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Technology, Global Competition and Nigerian Universities

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CEM OPINION, EDUCATION | In 2017, a physician of Nigerian origin, Dr. Oluyinka Olutoye, achieved a rare surgical feat when he successfully operated on an unborn baby in a Texas hospital. The paeditric surgeon led a medical team that successfully extracted the foetus out of the mother’s womb to remove a tumour. After the surgery, they restored the foetus back to the mother’s womb. The mother’s pregnancy continued and she delivered the baby after 36 weeks. The talented doctor has been celebrated globally for his unique achievement. Dr. Olutoye received his medical degree at Ife in 1988, but had since relocated to the United States where he had received further trainings and has been practicing with cutting-edge technology.

Across the world, Nigerians are using modern technology to do great things in their various fields in medicine; banking; engineering; aviation; law; business and many others. Although many of these high-achieving Nigerians obtained their first degrees in-country, their subsequent exposure to foreign education and sophisticated technology overseas account for the feats they have recorded in their careers. In addition to Dr. Olutoye, many other Nigerian physicians in the US like Elvis Peterside, professor of Neonatology at the University of Pennsylvania and Dr. Walter Udoeyop, a specialist in internal medicine, in Tennessee and Dr. Joshua Odumah, another internal medicine specialist in London, are making us proud.

In business; banking; law and even sports, Nigerian are playing in the big league at the international stage. I will mention a few. Adebayo Ogunlesi, a native of Shagamu, Ogun State, is an investment banker who owns five airports in the UK, three of which he bought within six years. he is currently the Chairman and Managing Partner at the private equity firm, Global Infrastructure Partners (GIP), New York – a company that manages portfolio of combined of combined annual revenue of over $46 billion and investments of $51 billion for its investors. Adebayo Adeleke is a seasoned US army veteran and creator of the Unfettered podcast, a platform that captures the various achievements of other Nigerians. Funmi Badejo is one of the attorneys selected to the White House Counsel’s Office by President Joe Biden. Esther Agbaje is a successful attorney who recently defeated a strong opponent to become a member of the Minnesota House of Representatives. Chinyelu Onwurah is a member of the UK’s Labour Party who had served as a shadow minister for Industrial Policy between 2016 and 2010.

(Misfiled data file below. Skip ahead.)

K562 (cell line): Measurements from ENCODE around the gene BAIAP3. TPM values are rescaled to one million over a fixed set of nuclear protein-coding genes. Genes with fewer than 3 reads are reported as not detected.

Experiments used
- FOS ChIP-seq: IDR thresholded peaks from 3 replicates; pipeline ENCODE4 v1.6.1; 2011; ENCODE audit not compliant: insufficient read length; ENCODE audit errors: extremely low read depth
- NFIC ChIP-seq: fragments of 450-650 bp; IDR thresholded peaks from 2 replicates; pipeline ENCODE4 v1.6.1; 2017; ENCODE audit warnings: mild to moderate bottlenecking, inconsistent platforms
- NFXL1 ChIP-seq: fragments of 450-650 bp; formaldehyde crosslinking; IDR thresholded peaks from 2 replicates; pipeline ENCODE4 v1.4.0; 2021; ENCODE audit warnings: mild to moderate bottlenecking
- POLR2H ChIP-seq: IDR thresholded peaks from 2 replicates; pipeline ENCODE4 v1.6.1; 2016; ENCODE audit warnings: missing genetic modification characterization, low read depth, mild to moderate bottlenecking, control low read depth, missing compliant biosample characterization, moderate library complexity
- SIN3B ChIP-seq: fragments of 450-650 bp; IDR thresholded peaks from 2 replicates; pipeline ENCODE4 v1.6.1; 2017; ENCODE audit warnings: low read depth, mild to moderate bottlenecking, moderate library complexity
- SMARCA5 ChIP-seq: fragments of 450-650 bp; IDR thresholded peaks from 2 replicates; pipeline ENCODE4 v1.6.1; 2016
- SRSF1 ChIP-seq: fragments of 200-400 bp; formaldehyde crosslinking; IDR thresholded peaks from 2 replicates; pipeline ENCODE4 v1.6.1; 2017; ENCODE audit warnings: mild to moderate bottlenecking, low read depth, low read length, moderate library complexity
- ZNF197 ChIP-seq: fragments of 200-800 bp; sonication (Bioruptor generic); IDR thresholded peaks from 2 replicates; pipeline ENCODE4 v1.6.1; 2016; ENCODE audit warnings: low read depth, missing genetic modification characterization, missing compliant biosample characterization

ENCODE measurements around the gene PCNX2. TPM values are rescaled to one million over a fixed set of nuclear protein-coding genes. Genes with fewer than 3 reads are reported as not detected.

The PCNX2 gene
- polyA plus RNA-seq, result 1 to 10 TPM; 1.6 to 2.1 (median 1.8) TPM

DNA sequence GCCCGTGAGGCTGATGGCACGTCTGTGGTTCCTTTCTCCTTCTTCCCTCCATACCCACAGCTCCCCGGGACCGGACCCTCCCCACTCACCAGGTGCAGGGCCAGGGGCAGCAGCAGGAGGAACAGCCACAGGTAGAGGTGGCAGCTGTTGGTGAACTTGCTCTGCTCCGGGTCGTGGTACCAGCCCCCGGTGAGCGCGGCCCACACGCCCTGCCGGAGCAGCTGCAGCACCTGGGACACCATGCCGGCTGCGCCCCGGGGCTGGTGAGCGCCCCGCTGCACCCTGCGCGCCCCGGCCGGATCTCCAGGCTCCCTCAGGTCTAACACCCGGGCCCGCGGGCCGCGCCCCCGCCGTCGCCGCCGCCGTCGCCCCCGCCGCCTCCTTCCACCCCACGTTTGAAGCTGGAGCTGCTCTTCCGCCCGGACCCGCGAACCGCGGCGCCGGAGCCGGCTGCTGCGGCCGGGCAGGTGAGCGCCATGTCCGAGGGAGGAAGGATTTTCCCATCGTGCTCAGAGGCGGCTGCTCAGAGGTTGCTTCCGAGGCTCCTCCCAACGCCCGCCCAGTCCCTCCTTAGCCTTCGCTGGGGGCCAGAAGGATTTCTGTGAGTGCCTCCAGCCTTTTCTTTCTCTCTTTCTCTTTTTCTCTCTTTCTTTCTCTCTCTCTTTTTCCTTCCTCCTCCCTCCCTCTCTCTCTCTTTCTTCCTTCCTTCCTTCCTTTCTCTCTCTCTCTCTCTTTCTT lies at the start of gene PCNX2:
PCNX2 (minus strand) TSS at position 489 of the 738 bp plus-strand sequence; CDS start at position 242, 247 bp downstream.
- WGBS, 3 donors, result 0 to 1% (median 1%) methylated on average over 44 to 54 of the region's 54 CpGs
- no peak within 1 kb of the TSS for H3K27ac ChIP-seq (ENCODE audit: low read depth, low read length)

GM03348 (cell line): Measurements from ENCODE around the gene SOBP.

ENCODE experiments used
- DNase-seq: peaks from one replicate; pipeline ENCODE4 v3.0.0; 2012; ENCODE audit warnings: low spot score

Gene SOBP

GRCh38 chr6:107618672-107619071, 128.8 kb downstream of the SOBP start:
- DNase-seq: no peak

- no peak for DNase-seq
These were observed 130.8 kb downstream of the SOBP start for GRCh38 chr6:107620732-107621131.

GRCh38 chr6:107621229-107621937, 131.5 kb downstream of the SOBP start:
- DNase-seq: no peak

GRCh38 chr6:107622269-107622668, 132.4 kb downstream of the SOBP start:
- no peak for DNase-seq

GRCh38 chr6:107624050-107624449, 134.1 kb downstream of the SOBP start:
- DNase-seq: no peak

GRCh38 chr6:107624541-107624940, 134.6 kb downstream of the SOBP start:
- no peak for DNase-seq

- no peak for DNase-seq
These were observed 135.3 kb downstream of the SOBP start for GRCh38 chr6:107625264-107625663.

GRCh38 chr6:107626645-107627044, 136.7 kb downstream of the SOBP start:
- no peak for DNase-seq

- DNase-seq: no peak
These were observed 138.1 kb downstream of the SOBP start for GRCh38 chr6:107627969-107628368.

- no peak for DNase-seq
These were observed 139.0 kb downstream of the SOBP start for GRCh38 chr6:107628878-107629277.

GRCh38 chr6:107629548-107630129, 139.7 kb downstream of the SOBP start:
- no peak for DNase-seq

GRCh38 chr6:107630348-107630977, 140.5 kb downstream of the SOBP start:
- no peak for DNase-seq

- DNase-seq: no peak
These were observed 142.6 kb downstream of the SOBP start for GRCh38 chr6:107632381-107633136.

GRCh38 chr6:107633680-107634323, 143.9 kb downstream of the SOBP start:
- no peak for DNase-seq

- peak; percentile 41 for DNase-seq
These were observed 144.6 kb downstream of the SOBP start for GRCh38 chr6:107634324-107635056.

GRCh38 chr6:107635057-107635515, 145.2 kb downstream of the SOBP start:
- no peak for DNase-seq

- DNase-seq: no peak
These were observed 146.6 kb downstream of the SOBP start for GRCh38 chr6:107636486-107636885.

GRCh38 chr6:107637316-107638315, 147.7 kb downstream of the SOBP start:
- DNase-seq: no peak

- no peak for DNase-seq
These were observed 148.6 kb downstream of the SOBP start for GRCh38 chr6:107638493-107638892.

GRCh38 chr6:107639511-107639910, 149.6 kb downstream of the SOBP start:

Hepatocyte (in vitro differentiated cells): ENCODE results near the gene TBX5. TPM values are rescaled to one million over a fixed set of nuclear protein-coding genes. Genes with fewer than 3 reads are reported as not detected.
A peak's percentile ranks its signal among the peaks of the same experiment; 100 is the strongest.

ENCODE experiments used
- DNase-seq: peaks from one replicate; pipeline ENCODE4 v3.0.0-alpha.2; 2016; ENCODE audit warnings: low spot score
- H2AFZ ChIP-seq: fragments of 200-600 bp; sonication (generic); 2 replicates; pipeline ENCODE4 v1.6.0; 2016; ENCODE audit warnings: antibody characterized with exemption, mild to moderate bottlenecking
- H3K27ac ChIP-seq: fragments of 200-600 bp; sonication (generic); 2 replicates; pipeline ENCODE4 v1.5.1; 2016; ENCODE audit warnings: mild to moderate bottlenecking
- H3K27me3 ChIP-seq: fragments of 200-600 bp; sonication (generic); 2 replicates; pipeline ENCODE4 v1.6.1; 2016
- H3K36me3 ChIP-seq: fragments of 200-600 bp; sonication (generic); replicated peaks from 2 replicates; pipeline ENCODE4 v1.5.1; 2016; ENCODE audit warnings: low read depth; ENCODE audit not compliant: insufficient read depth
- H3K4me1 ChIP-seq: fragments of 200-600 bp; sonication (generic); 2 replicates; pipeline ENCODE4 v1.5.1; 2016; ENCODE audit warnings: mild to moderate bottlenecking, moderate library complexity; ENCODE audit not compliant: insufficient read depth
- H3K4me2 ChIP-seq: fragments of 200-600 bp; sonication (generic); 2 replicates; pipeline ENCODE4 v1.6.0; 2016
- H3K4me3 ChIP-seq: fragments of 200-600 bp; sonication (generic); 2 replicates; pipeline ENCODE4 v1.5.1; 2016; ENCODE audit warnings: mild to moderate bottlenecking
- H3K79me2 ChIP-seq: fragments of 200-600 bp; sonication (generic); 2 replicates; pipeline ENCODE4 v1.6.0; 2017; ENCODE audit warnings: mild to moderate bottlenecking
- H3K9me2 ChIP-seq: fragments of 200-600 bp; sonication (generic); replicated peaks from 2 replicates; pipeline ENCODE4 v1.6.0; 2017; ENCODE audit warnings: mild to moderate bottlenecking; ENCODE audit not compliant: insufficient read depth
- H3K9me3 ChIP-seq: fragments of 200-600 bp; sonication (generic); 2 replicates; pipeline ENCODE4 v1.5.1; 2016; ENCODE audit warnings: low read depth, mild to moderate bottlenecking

There are thousands of other Nigerians excelling in various fields overseas, including the over 800 of them working at senior levels in the major tech companies – Meta; Google; Alphabet; Amazon and others – across the globe. The common denominator among them all is that they studied in foreign countries; and herein lies the major problem of Nigerian universities. The inability of our universities to produce global high flyers who can compete at the world stage is a major challenge militating against our advancement. In an earlier piece, I had analyzed the various problems plaguing our tertiary institutions and explained what the government and private sectors can do to help. I should add here that the absence of technological infrastructure; antiquated curriculum and absence of collaborations with renowned foreign universities and research centers for the training of faculty members and internships for students are some of the major reasons preventing our universities from producing global achievers. While foreign students are taught by the very good professors and are exposed to the best laboratories; engineering equipment; tools; modern medical science; libraries; books and journals, Nigerian students are still grappling with poorly equipped and staffed institutions. Undoubtedly, graduates of Nigerian institutions are therefore at a disadvantage to their contemporaries who study abroad, and in this knowledge-based global economy, that is a major handicap.

Let me acknowledge, however, acknowledge that there are a few Nigerian global icons who have emerged from our universities and they are excelling at the top of their chosen fields.  I acknowledge their expertise, industry and excellence. I will focus on a few of them in a later date. But suffice it to state that a university system that graduates over 100,000 people every year, should produce more than a handful stars. We therefore have to invest more in cutting-edge technological infrastructures in our universities, revamp our curriculum and expose our lecturers and students through fellowships and internships to training overseas. We need a university system that has well developed linkage programmes with the ivy leagues overseas. Our graduates ought not be job seekers, but job creators. We need their expertise to manage our healthcare; education; agriculture; banking and other important sectors of the economy.

This piece is not in anyway meant to denigrate our universities, of which I am a proud product. I am grateful to my professors and the education they gave me. But the point in this piece is that a lot has happened since I left university. While Nigerians are breaking barriers in technology; academia; business and entertainment overseas because of foreign training and exposure they’ve received, we need to see graduates of our universities replicate similar performances back home. In this increasingly competitive and knowledge economy, the unskilled will most likely fall by the wayside.

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